Author: Cixin Liu
Title: To Hold Up The Sky
Liu’s short story collection comes in the wake of his breakthrough success with the award-winning The Three-Body Problem. Translated by several translators (none of which was Ken Liu, who translated The Three-Body Problem, and Ican’t help but wonder if politics wasn’t the reasond for that) To Hold Up the Sky offers 11 diverse stories spanning near and far future of our own reality; their main common point seems to be their prominent focus on China and a strong undercurrent of Chinese nationalism. As usual with short stories collections, I’ll review each story separately and give a composite score at the end.
The Village Teacher 0/10
I’d give it 0/10 if I could. Oh, wait, you know what? I can.
Over a quarter century after the collapse of the USSR I never expected to read such a prime example of soc-realist fiction fresh off the publishing press. The primitivity of this story is simply staggering on every level: from the utterly two-dimensional character of the martyr to knowledge – the selfless village teacher bravely giving his life in the heroic quest to teach little kids the Newton’s laws of motion on his death bed in the mountain shed serving as a classroom – to the cosmic conflict between the good carbon-based life-forms who live peacefully in a Federation and the bad silicone-based life-forms who formed a bloodthirsty Empire… Having read both the Polish positivist literature (Orzeszkowa’s ABC vividly comes to mind, and that’s a horrific memory of sickly good intentions married to a total inability to write) and the USSR bestseller and soc-realist opus magnum Story of the Real Man by the Hero of Socialist Labor Boris Polevoy I’ve been scarred for life already. But this… This was even worse. Much, much worse. Polevoy’s book was actually interesting, if you stripped it of the Soviet propaganda – maybe because it was based on a true story. Here? Nothing makes sense.
The Time Migration 1/10
A sickly sweet, unbelievable happy ending belatedly tacked on a nihilistic philosophical story about how humanity is bad and how its progress will eventually lead to its self-inflicted demise. While the main arc at least tried to introduce some ideas about the relationship between humanity and its environment, the conclusion was at once predictable and nonsensical, serving only some vague aim of ending on a positive note. Extremely heavy-handed, populated with cardboard representations of roles (not people, just positions), it reads like a juvenile piece dug out from a drawer after several decades. It should have been left in that drawer.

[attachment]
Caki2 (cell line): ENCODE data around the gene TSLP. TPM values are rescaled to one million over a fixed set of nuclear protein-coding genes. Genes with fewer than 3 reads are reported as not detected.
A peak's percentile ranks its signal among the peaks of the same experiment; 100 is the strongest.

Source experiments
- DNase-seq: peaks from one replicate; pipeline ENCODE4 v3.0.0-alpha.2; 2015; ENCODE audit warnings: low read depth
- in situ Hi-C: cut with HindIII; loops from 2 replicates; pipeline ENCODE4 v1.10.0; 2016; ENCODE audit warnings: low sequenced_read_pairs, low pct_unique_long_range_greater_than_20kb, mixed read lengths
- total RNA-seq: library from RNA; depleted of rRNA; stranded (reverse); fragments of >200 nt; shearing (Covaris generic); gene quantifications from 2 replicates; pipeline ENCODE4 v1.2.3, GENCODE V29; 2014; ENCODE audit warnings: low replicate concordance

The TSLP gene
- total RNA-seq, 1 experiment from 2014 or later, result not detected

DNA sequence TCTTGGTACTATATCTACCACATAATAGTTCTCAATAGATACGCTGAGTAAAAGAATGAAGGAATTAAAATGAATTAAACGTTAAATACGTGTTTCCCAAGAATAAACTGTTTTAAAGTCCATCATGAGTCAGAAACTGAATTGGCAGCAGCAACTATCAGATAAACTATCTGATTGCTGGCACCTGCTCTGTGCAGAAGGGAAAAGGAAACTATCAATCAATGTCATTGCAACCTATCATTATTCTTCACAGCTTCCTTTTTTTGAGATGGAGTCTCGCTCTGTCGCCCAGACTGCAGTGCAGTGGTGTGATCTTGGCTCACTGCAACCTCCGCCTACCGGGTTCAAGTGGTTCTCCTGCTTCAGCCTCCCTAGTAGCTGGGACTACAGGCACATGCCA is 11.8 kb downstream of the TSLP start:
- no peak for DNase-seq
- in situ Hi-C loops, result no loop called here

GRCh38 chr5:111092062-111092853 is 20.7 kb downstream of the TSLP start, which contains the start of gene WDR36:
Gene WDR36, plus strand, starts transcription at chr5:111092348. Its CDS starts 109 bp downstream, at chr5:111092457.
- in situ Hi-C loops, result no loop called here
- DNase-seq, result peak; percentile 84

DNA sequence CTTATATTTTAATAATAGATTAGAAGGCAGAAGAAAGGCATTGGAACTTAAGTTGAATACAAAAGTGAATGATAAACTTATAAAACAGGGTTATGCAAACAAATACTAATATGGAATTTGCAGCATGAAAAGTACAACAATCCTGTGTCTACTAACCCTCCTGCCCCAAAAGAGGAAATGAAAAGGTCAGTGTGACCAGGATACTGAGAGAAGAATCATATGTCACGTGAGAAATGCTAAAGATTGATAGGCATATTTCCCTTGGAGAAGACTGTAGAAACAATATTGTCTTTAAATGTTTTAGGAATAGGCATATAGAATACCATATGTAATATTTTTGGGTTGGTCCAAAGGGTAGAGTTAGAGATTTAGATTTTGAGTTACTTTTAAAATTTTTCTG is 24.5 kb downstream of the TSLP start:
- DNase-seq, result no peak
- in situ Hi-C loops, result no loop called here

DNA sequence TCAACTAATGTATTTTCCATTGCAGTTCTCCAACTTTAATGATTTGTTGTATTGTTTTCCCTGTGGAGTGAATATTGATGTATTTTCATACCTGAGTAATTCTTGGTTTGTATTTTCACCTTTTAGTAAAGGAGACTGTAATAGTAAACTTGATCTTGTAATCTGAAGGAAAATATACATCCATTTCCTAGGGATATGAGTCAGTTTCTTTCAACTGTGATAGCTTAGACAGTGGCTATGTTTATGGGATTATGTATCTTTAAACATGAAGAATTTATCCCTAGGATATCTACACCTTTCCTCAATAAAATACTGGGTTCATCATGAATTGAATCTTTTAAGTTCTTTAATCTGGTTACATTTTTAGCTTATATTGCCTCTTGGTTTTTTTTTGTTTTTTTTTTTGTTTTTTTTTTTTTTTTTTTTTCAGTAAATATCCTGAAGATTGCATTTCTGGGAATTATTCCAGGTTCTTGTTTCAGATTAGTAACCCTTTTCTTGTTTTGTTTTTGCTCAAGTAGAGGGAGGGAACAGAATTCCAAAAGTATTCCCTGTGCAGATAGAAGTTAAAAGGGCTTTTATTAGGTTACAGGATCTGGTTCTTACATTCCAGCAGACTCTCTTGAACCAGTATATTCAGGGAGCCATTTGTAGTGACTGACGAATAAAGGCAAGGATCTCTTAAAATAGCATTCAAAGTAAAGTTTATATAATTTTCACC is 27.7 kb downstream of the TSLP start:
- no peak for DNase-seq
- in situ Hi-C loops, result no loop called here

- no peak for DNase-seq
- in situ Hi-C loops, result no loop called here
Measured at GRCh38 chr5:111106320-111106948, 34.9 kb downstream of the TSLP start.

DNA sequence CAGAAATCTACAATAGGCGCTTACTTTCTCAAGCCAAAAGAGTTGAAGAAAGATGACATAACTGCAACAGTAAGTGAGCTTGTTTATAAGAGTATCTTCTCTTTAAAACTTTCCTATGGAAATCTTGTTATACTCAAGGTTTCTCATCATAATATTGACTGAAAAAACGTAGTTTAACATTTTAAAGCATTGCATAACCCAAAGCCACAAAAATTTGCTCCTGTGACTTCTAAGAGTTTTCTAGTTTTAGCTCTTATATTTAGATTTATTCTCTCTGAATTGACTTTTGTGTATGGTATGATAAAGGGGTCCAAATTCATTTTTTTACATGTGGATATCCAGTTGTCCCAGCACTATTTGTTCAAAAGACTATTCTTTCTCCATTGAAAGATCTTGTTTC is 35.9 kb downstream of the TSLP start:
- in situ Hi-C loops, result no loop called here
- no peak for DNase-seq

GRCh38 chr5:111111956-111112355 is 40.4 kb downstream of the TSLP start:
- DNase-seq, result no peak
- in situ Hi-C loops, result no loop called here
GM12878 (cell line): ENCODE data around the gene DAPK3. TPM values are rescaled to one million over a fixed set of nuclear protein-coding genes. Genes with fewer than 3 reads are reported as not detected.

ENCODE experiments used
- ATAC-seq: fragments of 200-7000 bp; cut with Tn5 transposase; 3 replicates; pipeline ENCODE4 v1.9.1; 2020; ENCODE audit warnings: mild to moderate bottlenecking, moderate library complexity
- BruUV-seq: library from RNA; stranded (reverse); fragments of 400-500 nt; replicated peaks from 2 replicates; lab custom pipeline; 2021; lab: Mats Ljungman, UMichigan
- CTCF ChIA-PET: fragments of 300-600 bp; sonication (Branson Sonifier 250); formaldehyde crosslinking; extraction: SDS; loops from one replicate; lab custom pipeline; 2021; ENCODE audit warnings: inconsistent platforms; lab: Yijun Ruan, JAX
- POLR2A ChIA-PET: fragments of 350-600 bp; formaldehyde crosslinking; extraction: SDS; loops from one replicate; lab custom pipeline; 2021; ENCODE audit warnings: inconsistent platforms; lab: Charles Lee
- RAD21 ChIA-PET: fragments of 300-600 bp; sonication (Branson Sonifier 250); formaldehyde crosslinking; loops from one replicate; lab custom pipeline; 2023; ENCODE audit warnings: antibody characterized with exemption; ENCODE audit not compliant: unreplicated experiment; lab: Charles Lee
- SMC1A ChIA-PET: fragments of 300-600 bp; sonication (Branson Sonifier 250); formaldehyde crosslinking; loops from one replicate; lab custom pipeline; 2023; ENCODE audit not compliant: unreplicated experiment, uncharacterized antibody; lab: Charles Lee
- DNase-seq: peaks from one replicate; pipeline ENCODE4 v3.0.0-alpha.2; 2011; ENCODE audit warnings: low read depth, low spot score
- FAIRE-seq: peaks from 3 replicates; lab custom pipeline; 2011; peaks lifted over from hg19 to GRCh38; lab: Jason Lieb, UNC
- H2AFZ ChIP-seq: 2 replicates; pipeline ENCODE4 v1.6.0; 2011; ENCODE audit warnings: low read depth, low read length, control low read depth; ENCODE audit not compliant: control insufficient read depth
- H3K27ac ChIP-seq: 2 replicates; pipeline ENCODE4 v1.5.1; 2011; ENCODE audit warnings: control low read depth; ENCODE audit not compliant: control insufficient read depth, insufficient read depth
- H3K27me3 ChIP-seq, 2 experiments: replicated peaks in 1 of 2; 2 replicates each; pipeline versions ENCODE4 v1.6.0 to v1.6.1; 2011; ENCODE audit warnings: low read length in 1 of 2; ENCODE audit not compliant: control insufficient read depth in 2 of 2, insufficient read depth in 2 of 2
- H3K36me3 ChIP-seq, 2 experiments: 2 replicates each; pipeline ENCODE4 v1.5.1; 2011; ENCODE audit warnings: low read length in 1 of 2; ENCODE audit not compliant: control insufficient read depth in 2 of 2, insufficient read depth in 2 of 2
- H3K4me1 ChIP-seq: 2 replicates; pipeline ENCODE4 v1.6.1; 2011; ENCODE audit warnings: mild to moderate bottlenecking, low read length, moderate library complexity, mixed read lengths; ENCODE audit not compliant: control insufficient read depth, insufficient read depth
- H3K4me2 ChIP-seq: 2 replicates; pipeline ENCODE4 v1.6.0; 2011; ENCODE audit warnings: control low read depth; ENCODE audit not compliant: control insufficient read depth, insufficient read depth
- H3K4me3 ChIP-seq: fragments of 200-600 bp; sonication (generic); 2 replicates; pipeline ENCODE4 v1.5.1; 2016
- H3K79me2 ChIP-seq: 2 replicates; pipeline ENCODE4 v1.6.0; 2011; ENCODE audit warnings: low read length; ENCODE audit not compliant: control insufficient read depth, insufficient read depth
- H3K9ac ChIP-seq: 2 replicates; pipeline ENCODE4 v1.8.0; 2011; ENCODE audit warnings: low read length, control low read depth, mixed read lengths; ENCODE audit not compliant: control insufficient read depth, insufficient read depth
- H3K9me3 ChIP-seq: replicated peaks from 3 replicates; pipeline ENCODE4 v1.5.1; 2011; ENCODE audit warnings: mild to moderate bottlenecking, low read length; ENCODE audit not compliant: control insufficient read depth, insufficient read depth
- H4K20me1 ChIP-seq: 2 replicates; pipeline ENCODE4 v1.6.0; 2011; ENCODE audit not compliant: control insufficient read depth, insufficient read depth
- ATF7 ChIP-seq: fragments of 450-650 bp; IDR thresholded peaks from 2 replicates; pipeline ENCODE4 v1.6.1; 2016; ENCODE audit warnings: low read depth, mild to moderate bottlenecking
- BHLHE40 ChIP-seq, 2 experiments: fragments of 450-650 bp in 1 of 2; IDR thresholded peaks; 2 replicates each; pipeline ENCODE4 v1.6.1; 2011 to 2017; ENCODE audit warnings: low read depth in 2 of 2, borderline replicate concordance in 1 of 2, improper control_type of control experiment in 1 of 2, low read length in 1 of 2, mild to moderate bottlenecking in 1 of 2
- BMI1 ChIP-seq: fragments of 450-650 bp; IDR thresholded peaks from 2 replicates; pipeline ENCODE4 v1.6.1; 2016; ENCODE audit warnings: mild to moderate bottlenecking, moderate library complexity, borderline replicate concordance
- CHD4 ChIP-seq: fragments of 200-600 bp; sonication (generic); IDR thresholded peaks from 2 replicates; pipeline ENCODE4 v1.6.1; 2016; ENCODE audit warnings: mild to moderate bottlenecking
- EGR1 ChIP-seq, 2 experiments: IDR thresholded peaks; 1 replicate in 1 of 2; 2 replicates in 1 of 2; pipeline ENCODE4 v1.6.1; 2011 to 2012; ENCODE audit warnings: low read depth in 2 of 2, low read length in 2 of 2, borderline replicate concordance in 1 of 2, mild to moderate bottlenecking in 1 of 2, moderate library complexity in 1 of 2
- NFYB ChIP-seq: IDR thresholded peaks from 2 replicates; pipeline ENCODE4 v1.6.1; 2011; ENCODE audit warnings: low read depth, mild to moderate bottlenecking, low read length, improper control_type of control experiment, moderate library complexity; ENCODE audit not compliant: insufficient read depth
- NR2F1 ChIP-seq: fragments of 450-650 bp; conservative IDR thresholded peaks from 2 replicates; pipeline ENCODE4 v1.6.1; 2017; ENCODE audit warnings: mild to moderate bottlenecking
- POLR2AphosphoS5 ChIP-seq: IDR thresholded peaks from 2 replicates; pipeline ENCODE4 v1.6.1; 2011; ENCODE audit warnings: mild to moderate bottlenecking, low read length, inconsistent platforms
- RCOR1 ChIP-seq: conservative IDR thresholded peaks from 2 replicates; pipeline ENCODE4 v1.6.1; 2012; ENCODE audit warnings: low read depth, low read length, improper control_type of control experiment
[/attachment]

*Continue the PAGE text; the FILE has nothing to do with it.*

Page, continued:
Immortality is costly, and inducive to crime. Love is a mirage of convenience; the only love one can find in life is self-love, and if you’re criminally-minded enough, you can have an eternity of it. The characters are still paper-thin, but at least the story breaks the mold a little and in its depressing depiction of egoism feels more honest than Time Migration.
Fire in the Earth 0/10
Gaaah! This was an even worse example of soc-realist blather. The “Salt of the earth” people, the simple, down to earth blue-collar workers, are by definition inherently good and wise with the accumulated wisdom of life leaching through the soles of their shoes from the land on which they ceaselessly toil (even if they remain corrupt and inane) whereas the educated city slickers bring only woe and tragedy with their high-minded hubris and egoistic inventions. The egotistic educated fops get their just deserts, and only after justice is served can we get a happy ending. I can’t help but find similarities between this story’s attitude toward the value and uniqueness (or their lack) of an individual life and the ultimate message of Zhang Yimou’s Hero (2002). In this worldview human life is just the necessary grease for the collective progress.
A very cool, short story which doesn’t make any scientific sense according to our current knowledge, but is highly enjoyable, nonetheless. I really liked Liu’s consistency in taking the story to its end. An interesting take on the possible (no longer, really, but that’s not the point) future end of the universe. Can’t say anything else if I want to keep it spoiler-free.
Another 0/10. Utterly nonsensical from the scientific standpoint, but what really infuriated me was its ideological content. The utterly corrupt, ruthless middle echelon Chinese bureaucrats (very intelligent, because of course they studied physics before they became politicians) are ultimately sacrificing their lives for the idea of individual freedom – contrary to the fanatical Christian Harvard professor who reinvents the Big Brother in his misguided crusade against sin. Yes, the last scene actually depicts said professor kissing the silver cross on his breast. It is ironic, really (well, admittedly I could only appreciate it after I got rid of the foam from my mouth) that in Liu’s aptly named story it’s the West that doesn’t understand the value of individual freedom. I’d argue Liu should turn this Mirror on the Chinese state: the Uighurs, the Nepalese, the Taiwanese would have a lot to say to him, I imagine. Plus, I cannot help but notice how the Christian elements of this story play into wider current Chinese politics with regards to Christianity. A really illuminating piece of propaganda.